Doctor insights on:
Patau Syndrome Prenatal Testing
Prenatal screening is the group of procedures used in pregnancy to look for diseases and genetic mutations in the fetus (baby inside Mom). Screening is usually done as early as practical in the pregnancy. Methods include testing the pregnant woman's blood, scanning the fetus with ultrasound, sampling the amniotic fluid ...Read more
13 trisomy: Patau syndrome is caused by13 trisomy. It can be suspected by find the characteristic malformations including, cleft lip/palate/ eye and ear abnormalities, scalp defects, congenital heart disease and polydactyly. Definitive diagnosis is by chromosomal analysis revealing an extra 13 chromosome. Testing can be done from blood, skin, a cvs or amniocentesis sample or in tissue from a poc. ...Read moreSee 1 more doctor answer
Depends on risk: Prenatal care involves regular OB visits, but prenatal testing ranges from general screening (level i ultrasound, triple/quad/integrated screen, amniocentesis chromosomes) to gene tests when a prior child was affected--usually at 10-18 weeks . Realize that triple/quad/integrated screen looking for down syndrome markers is inaccurate, sometimes leading to amnio and termination. Caveat emptor. ...Read more
Minority of cases: Performing tests may find potential problems which might benefit from interventions or early delivery. Pregnancies requiring or benefitting from cesarian delivery i.e. Placenta previa or breech presntations. Can begin planning for chidren with special needs & identify support groups and resources. Some parents to be can not face the future with child with major deformities requiring fulltime care. ...Read more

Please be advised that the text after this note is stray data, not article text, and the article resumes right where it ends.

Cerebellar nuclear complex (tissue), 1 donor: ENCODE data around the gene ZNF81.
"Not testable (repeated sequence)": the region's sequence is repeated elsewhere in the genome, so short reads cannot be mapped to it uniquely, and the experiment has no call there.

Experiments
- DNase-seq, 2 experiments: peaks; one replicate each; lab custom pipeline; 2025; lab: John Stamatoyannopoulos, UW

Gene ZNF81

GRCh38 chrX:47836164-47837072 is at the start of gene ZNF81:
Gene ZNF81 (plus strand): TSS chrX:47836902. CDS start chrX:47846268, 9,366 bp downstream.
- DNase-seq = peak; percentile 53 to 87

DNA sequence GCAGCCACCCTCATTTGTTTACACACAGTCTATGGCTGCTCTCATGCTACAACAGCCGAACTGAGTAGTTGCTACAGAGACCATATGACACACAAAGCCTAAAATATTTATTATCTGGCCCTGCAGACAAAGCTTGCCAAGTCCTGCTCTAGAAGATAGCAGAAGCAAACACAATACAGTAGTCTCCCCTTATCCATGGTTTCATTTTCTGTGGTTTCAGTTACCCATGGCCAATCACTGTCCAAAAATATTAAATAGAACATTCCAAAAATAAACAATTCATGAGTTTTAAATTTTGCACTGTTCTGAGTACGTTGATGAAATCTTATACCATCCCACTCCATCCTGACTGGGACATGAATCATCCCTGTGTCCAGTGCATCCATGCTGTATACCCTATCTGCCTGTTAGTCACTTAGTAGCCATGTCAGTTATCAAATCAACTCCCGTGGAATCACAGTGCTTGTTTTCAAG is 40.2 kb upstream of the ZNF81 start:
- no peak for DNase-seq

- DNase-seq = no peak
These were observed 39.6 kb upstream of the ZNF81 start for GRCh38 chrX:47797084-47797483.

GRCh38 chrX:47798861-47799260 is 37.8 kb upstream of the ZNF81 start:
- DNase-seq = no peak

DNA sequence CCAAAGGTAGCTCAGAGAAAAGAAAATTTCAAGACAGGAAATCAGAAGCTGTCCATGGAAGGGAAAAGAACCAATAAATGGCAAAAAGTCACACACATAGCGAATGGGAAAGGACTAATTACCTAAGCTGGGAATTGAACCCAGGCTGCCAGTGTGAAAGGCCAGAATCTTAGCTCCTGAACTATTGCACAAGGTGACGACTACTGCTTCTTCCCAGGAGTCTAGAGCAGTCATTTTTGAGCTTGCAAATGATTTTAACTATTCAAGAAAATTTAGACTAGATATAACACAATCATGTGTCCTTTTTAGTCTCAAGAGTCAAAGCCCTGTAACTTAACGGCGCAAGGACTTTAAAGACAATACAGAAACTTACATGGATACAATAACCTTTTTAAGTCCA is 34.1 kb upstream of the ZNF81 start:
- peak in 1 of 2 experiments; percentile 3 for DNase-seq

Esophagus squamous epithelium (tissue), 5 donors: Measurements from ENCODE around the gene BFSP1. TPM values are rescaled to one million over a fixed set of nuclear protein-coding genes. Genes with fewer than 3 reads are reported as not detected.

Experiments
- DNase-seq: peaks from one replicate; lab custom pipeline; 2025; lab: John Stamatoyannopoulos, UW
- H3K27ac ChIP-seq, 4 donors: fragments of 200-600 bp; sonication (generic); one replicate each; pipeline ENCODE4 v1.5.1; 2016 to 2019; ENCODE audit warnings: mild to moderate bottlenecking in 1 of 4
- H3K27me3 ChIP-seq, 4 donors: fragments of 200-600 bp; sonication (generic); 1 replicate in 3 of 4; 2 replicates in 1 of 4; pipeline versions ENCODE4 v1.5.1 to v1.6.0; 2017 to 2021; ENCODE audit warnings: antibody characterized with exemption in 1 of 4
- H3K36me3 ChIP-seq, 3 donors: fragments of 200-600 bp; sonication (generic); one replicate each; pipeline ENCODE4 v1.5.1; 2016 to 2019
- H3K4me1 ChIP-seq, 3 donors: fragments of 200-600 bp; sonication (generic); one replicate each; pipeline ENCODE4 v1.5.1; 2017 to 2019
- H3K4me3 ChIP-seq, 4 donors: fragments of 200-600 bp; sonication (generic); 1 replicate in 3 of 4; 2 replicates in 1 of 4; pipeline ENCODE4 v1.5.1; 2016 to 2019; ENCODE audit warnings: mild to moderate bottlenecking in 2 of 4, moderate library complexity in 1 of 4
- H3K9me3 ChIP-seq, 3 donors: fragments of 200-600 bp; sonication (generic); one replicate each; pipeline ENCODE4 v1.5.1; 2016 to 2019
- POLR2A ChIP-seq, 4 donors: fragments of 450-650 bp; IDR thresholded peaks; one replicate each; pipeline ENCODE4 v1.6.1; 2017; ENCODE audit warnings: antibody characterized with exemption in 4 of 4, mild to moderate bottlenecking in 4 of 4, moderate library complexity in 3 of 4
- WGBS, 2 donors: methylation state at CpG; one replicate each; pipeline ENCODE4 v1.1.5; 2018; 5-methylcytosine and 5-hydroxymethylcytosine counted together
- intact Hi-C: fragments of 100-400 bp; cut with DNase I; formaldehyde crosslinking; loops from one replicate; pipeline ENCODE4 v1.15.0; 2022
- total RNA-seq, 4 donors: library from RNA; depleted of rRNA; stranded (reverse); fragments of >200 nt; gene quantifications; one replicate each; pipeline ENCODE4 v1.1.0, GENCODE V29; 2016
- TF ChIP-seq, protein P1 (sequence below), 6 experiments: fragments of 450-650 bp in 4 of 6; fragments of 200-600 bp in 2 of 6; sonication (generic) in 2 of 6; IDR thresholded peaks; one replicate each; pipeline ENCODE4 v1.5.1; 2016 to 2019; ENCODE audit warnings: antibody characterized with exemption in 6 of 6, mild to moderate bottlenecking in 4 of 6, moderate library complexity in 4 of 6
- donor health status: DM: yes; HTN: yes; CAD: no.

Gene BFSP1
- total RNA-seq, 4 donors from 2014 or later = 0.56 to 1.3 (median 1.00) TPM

CVS or amniocentesis: Trisomies can be detected with chorionic villi sampling (cvs) or amniocentesis. Cvs is performed between 10-13 weeks, and involves removing a small sample of the placenta usually using a small tube, or catheter that is inserted through the cervix. Amniocentesis is performed between 15-20 weeks gestation and is a procedure where amniotic fluid is removed from around the fetus using a needle. ...Read moreSee 1 more doctor answer
First do This: Before you do that go to this web page: http://www.Babymed.Com/conception-calculator. Play around with the dates to see if you can narrow it down to a five day window of possibility. ...Read more
Fetal DNA: Testing for free fetal DNA is available for detection of trisomies either from 9 weeks 0 days or 10 weeks 0 days, the latter being much less expensive. The results are available in 7 to10days with 99.99% accuracy. Both ACMG and FACOG recommend confirmation of an abnormal result with either amniocentesis or CVS. other non-invasive tests include fetal ultrasonography and prenatal screening. ...Read moreSee 1 more doctor answer
No: There are now hundreds of recessive diseases for which prenatal testing is available, and more are being added all the time, but there are thousands of recessive diseases, most of them quite rare. ...Read more
Prevention: If a parent is known to carry the huntington's mutation, there is a 50% chance they will pass this to their offspring. If undergoing ivf, the embryos can be testing for the gene, so that only unaffected embryos will be implanted. If already pregnant, chorionic villus sampling or amniocentesis can test for the gene, and affected pregnancies have the option of termination. ...Read moreSee 1 more doctor answer
Why can't you wait until after babies are born to do prenatal testing if suspect chromosome or other problem?